The Victoria and Albert Museum has published a document which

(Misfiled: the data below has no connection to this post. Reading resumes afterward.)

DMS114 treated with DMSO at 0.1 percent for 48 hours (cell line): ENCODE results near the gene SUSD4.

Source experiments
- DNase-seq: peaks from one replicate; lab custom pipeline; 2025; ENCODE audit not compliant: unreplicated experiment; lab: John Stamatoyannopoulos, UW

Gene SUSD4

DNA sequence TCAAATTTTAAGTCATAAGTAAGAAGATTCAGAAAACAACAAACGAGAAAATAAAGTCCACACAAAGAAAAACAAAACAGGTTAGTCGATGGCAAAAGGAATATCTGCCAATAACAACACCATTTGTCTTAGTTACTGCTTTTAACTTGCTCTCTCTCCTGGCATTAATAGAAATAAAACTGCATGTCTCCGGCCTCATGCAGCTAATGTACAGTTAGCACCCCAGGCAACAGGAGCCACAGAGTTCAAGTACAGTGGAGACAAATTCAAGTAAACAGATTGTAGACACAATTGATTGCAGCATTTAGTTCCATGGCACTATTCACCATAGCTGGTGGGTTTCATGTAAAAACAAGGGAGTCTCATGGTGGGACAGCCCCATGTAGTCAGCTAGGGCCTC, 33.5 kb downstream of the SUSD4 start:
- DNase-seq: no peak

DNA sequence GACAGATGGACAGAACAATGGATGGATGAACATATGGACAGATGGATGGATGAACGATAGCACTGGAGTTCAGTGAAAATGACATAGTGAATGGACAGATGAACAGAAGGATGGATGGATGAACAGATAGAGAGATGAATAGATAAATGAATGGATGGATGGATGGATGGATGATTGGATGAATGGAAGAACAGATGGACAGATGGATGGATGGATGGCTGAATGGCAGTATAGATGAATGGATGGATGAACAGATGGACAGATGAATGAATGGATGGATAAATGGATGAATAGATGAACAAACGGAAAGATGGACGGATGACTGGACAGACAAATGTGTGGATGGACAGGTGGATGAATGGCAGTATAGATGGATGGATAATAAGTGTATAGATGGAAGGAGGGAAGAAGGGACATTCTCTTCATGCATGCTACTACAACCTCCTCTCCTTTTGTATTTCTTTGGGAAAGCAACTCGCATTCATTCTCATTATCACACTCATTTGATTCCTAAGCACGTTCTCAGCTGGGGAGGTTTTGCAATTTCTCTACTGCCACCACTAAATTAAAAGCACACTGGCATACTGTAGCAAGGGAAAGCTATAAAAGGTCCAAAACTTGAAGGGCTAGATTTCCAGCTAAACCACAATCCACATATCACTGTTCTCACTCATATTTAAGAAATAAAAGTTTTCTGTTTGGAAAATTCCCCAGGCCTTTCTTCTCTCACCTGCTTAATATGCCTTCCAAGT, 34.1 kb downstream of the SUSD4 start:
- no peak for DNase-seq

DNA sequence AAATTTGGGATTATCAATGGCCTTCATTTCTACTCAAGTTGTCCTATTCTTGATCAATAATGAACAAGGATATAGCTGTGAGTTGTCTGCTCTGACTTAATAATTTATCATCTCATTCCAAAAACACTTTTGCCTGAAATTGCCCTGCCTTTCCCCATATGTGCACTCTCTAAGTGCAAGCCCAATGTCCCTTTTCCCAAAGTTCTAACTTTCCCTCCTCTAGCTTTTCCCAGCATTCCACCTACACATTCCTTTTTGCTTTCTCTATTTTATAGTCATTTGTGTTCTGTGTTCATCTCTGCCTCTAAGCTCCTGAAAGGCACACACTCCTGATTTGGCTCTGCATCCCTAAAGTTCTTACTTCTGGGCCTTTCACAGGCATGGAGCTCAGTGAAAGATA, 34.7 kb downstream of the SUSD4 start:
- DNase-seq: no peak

throws light on the mysterious and venerated Chippendale. This is the Accounts of Chippendale, Haig & Co. for the Furnishing of David Garrick's House in the Adelphi, given to the Museum by Mrs. H. Sibthorp Barlow. Garrick lived at No. 5 Adelphi Terrace, where naval architects now congregate, and the house with its decorations is still as Robert Adam designed it. The prosaic accounts rendered to Garrick, as Mr. Brackett says in an introduction, confirm Dr. Johnson's remark about his living " rather as a prince than as an actor." But they also show that in 1771-2 Chippendale was ".e. general house-furnisher and upholsterer, whose work showed no distinctive style nor character. but was dominated by the architect or client who employed him." The furniture that he was making at that time bore no resemb- lance to the designs in the famous " Director," in which credulous moderns have seen a style peculiar to Chippendale. The accounts strengthen the belief that " Chippendale " is a mere trade convention, incapable of being accurately defined. The furni- ture of the period should be judged on its intrinsic merits, which are often but not always considerable.